Friday, July 27, 2007


WITH HITCHCOCK AND DALI IN A DiCHIRICO


This morning, Echo being gone upnation for a few days to visit her folks, I woke as usual at around 5:30 and, this being a workday, got up to get ready to go to work.

With my eye on the minute hand as usual on workday mornings, I had some breakfast, shaved, dressed, did some time on the computer, packed my rucksack-- only 5 minutes' leeway, better get out there and wipe the dew off the motorcycle seat, let it rev a bit--

Did so, freewheeled down the mountain to the station, locked the bike, got out my ticket thinking it was odd there were so few bikes, cars and people here this morning, remembered (again) that school is out for the summer now, so no kids on the early trains...

Then I went through the unmanned early morning wicket, but that strange feeling followed me: there was no one ahead of me or behind me, there are always at least a few other commuters at 5-10 minutes before the 7:27 arrives, but today there was no one. Was this a holiday? It was eerie, I felt like I was in one of those paintings by DiChirico.

When I'd passed through the high archway into dimness, walked alone between the tall pale columns and climbed the silent empty stairs to the platform there was no one there either, maybe this was a real life Twilight Zone and I was the last commuter left in the world, casting a long morning shadow on a still canvas...

Was it all really this much of an illusion? What was going on? Did I have to commute today at all? Was this a holiday I'd been unaware of? That could happen, even though there are so few holidays anymore that don't fall on Monday, one of my days off... But even on a holiday (maybe even moreso than on a workday) there are train travelers... Japan doesn't have daylight savings time, so... And where are the trains that usually come by while I wait? Did they change the schedule? This WAS the right time; my watch says... HUH? 6:15??? What the...

In serving as a living metaphor for elastic time, while watching the minute hand I had overlooked the hour hand. As a result, minute by minute I had warped my sense of whenness, all unbeknownst to the attentive individual I usually am, until I'd fully psyched the poor guy out of quiet moments and into a blind rush: I had lost an entire hour in my own head, on my own time!

Having lived ahead for nearly an hour, then been instantaneously retroclocked for the same duration, the resulting mental confusion was interesting. I had been as convinced about those moments in which I'd been living as one is always convinced, at the deepest levels of the psyche, about every moment; it wasn't one of those slipshod things where you mistake the date and 'lose a day'; that's much more clunky and less traumatic than losing a self-created hour, which is more personal and immediate: should I go back home, should I just stay here and wait for an hour, maybe go somewhere and have a coffee, or should I just catch the next train that comes in, it was one of those Hitchcock vertigo vortexes in a Dali painting with my watch melting and me just a shadow casting a shadow, scratching my head while gazing ahead into what I'd thought was now.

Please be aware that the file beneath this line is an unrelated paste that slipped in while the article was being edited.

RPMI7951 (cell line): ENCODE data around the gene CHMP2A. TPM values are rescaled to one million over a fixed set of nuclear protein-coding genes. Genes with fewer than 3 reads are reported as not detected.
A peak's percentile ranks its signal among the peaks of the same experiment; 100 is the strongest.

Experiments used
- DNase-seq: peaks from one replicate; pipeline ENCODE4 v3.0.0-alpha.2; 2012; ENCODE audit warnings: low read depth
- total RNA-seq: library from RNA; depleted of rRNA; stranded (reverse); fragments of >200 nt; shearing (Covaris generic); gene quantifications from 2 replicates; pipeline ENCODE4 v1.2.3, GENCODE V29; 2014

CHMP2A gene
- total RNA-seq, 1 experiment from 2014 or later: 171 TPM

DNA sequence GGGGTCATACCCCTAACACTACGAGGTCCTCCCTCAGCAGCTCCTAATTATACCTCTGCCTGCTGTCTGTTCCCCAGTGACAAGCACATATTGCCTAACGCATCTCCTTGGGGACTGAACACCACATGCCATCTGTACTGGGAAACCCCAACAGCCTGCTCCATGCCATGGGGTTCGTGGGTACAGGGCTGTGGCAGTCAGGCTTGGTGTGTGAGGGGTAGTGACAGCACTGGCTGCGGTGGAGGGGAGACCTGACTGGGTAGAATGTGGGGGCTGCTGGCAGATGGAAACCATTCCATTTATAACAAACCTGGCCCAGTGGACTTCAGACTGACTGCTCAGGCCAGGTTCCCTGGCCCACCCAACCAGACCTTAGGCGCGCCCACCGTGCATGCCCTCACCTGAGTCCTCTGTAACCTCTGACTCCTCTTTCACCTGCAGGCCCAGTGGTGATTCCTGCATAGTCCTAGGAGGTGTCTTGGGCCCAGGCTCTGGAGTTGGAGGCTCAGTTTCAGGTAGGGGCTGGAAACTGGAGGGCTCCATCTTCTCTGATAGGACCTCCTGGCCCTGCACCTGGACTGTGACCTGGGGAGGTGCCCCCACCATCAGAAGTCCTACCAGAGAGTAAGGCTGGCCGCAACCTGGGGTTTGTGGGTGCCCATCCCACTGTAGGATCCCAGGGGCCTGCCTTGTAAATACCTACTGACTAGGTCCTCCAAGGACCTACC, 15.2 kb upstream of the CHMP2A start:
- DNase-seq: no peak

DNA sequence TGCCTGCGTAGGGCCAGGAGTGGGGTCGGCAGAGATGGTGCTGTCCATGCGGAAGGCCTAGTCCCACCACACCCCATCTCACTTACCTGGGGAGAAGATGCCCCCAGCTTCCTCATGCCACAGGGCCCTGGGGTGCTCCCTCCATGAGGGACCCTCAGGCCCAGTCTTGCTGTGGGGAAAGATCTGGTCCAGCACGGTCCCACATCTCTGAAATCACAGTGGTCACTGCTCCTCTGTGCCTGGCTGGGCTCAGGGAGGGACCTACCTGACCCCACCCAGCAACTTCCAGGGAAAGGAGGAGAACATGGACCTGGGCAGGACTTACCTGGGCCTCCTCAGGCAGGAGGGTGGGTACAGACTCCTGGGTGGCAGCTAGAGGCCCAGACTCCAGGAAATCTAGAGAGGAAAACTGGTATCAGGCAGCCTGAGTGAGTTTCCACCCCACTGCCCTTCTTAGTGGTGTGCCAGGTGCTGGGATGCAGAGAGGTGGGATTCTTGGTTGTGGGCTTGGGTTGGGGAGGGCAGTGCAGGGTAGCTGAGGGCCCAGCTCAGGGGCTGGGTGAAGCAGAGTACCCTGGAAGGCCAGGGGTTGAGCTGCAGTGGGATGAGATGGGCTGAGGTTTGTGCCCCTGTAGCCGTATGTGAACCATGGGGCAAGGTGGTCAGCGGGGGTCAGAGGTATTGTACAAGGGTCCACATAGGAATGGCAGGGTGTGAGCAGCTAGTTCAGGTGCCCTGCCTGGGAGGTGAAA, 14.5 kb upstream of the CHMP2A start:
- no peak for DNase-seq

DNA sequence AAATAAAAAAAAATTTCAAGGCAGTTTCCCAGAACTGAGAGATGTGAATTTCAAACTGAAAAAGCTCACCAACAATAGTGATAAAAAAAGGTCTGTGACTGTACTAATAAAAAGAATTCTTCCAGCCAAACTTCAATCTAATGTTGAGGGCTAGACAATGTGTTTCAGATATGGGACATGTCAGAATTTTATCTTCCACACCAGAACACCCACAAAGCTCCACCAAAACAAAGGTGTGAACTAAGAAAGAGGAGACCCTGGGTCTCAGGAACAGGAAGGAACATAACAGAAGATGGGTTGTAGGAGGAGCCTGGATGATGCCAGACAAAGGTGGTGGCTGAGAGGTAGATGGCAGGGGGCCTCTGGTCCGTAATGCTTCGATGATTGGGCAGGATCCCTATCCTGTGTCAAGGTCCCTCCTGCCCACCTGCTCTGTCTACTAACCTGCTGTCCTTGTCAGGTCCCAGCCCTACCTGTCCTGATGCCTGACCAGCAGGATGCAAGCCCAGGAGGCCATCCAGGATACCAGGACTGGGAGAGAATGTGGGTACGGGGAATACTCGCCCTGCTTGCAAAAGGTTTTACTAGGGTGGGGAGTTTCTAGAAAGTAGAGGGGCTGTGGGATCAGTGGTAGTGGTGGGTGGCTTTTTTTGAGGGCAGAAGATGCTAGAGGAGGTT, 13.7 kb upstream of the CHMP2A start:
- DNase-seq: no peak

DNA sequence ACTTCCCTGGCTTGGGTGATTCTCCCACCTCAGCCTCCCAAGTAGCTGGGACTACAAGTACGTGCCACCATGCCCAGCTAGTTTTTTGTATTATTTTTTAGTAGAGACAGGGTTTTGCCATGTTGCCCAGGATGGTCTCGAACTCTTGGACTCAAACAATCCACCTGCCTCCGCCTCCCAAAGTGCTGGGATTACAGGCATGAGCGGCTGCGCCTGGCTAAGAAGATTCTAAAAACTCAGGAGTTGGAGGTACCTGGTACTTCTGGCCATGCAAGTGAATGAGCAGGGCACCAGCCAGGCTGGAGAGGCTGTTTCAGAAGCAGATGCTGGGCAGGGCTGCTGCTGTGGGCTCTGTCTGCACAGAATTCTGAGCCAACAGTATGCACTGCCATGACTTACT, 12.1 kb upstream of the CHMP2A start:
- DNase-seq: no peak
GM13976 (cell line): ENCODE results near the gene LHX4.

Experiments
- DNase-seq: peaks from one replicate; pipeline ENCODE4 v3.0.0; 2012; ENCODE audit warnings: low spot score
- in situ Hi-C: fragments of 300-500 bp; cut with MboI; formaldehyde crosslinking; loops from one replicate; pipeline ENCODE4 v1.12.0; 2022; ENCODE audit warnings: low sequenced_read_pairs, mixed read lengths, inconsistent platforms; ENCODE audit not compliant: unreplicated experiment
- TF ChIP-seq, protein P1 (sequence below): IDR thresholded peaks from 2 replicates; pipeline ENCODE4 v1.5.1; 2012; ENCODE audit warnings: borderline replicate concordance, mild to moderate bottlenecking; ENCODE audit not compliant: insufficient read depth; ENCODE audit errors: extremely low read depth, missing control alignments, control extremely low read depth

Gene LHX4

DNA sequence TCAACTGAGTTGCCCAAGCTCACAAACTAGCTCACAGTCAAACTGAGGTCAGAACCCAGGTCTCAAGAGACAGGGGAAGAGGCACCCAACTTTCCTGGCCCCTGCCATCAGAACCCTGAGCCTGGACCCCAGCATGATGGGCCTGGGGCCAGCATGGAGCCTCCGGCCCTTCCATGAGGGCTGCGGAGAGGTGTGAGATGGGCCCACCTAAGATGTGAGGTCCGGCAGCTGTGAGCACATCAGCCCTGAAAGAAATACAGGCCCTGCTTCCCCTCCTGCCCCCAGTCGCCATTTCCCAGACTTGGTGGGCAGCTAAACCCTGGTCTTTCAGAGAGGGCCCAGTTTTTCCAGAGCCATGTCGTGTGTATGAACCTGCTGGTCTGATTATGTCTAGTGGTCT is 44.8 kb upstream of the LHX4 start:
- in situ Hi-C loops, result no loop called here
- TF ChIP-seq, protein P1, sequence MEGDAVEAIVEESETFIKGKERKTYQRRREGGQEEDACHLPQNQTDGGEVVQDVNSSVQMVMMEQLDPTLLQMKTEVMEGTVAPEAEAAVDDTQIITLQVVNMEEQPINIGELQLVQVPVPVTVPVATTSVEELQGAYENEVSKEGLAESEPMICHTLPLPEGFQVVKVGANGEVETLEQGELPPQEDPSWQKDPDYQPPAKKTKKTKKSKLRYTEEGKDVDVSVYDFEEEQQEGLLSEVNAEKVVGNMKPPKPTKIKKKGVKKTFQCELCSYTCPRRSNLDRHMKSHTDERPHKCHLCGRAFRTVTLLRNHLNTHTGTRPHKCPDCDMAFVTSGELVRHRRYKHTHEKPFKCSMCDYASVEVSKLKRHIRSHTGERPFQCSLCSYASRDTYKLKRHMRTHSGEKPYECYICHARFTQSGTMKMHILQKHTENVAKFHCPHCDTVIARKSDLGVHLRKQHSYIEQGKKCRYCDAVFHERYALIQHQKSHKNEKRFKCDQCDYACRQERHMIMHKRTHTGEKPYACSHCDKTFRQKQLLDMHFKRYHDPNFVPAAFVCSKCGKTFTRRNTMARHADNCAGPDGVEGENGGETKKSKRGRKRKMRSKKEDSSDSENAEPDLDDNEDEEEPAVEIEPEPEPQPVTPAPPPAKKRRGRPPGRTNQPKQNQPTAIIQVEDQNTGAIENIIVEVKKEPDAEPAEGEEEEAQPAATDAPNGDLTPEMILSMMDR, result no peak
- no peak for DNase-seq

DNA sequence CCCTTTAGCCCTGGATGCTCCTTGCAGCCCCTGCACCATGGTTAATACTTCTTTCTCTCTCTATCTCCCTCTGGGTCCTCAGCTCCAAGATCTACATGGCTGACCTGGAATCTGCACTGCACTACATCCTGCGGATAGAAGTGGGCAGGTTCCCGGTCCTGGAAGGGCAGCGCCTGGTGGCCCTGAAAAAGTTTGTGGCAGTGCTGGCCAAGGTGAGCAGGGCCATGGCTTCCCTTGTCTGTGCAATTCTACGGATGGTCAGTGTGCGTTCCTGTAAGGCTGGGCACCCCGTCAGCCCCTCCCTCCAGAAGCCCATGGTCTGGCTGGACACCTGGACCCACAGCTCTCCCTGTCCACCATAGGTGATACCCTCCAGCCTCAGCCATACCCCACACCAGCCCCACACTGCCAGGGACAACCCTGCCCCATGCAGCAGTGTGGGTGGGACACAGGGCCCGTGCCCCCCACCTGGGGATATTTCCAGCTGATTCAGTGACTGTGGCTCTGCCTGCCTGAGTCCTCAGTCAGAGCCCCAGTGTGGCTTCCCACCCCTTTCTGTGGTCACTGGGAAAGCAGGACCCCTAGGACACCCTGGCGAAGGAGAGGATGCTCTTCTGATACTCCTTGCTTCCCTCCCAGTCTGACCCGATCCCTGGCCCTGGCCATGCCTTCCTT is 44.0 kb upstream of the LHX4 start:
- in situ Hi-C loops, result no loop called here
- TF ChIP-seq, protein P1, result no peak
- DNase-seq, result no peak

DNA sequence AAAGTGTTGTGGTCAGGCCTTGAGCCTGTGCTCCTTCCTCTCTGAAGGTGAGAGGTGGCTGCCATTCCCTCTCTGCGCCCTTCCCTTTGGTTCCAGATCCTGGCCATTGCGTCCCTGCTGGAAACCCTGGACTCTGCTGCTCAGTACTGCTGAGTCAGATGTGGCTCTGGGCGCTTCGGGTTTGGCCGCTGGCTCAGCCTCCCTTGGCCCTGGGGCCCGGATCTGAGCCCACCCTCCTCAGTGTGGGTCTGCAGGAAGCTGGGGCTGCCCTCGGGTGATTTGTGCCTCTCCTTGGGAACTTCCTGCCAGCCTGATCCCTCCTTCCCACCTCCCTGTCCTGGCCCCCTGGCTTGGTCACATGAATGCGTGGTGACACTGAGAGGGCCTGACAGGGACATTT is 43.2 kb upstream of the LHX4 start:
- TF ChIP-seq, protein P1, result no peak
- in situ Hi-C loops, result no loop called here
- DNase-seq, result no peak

I guess it's better I was alone…

5 comments:

Anonymous said...

Been there and done that but never as philosophically as you have!

Tabor

Pam said...

I've done it too. But never with such apt and vivid imagery.

Friends of mine have done it with their age. One friend lost about a year when he turned 38 because he thought he was already there.

Maya's Granny said...

When I taught Montessori, we taught the children to lay out maps with the north of the map aligned with the north of the room. And, habits being habits, I always do that to this day.

I was navagating while a friend drove one day to a studio that had sent us a map. It wasn't until we reached our turn-off that I realized the map had been printed with south at the top. I got so dizzy that I almost threw up.

Winston said...

Have done similar, with similar attendant confusion.

To go you one worse, several years ago I drove from Nashville to Atlanta (5 hours) for a conference. It was not listed on the hotel's events board, the hotel did not have a record of my reservation, the lobby was almost empty rather than bustling with a few hundred attendees I expected.

I examined the conference mailings and agenda, consulted with the concierge, made a couple of phone calls. I burned about an hour before it all came together -- I had made the trip a full day early. Yes, I know that scratching my head while gazing ahead into what I'd thought was now feeling.

Trace said...

Ha! Very nice description of a warp in personal time. Wonderful...